Since 1970 the average monthly return from the FTSE All Share index in February has been 1.6 per cent, with the month seeing positive returns in 64 per cent of years. But a glance at the chart below shows how strong the market has been in February in recent years. Since 2009 the market has been up every February, and since 1994 it has seen significant negative returns in only three years.
There’s no obvious reason for this consistent strength, although one possible explanation is that shares have been weak in January in recent years and tend to bounce back February.
In an average February shares tend to rise strongly on the first trading day and then trade flat for a couple of weeks, before gaining strongly in the middle of the month and finally drifting off slightly at the end of the month.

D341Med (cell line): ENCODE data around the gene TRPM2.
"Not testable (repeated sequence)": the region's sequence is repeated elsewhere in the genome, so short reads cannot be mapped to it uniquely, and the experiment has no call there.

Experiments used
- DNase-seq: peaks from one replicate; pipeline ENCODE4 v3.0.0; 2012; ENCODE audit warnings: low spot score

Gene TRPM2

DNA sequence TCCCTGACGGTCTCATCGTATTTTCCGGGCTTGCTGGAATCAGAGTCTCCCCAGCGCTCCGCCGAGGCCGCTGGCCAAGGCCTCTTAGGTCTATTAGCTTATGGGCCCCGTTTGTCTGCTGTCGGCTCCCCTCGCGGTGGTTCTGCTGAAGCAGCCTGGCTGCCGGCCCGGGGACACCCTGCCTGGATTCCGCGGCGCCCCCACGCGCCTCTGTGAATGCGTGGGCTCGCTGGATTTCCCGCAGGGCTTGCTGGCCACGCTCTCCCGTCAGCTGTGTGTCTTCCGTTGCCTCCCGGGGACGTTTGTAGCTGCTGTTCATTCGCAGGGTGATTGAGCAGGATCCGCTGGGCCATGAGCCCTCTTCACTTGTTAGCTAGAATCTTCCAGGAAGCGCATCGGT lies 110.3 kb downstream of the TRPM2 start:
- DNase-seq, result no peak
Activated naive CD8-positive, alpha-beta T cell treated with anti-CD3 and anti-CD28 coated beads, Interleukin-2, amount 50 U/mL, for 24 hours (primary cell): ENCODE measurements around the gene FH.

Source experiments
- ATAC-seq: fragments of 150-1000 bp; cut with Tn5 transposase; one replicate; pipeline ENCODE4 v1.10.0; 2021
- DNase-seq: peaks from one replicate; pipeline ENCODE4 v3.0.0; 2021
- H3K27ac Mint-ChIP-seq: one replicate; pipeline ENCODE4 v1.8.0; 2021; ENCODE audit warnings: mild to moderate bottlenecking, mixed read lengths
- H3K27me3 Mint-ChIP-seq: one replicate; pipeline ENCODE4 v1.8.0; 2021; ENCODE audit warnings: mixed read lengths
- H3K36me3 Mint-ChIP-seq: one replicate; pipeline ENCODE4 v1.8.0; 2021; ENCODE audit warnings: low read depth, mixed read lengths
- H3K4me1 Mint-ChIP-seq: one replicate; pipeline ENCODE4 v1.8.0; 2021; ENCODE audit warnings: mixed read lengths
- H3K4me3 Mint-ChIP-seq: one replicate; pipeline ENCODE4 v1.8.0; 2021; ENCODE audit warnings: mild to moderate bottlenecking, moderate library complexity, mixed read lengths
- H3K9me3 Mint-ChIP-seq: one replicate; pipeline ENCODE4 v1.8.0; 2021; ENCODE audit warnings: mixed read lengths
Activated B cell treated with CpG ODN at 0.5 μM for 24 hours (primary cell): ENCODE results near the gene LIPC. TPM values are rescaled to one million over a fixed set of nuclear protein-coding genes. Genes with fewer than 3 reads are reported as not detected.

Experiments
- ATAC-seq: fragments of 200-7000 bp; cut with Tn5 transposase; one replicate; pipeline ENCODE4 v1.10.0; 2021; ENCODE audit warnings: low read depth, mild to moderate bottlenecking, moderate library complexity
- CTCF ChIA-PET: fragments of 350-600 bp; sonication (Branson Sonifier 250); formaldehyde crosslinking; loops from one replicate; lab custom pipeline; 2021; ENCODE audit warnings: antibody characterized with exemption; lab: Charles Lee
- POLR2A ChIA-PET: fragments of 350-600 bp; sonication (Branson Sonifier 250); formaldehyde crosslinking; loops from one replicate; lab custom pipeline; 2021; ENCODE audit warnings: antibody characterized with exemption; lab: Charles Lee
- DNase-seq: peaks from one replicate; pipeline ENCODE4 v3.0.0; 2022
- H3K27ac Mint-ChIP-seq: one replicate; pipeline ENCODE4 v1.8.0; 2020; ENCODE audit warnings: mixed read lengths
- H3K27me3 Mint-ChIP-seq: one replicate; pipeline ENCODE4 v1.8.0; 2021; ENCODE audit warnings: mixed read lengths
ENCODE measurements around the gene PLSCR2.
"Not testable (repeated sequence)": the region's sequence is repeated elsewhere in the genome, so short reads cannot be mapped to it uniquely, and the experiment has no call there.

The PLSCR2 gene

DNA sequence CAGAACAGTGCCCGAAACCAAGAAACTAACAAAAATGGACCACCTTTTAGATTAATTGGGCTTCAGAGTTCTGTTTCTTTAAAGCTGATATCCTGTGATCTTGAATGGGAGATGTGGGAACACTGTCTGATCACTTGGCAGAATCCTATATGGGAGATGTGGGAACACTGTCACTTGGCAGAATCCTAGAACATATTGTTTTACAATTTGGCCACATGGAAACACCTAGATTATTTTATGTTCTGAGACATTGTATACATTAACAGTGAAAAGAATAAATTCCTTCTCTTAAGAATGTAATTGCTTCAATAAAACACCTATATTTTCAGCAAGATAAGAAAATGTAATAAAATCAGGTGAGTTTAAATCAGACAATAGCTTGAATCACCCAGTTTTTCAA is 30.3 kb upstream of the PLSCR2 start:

February is one of the best months, along with January, for mid-cap stocks relative to large caps. Since 2000, on average the FTSE 250 index has outperformed the FTSE 100 index in the month by 1.6 percentage points, during which time the large-cap index has outperformed midcaps in February in only four years.
On the international front, February is one of four months in the year when the FTSE 100 index has historically outperformed the S&P 500 index. Since 1999 the UK index has underperformed the US index in February in only four years, although the outperformance is somewhat attenuated once currency is taken into account, as the pound is historically weak relative to the dollar in February.
Aside from shares, historically, this has also been a strong month for gold and silver.
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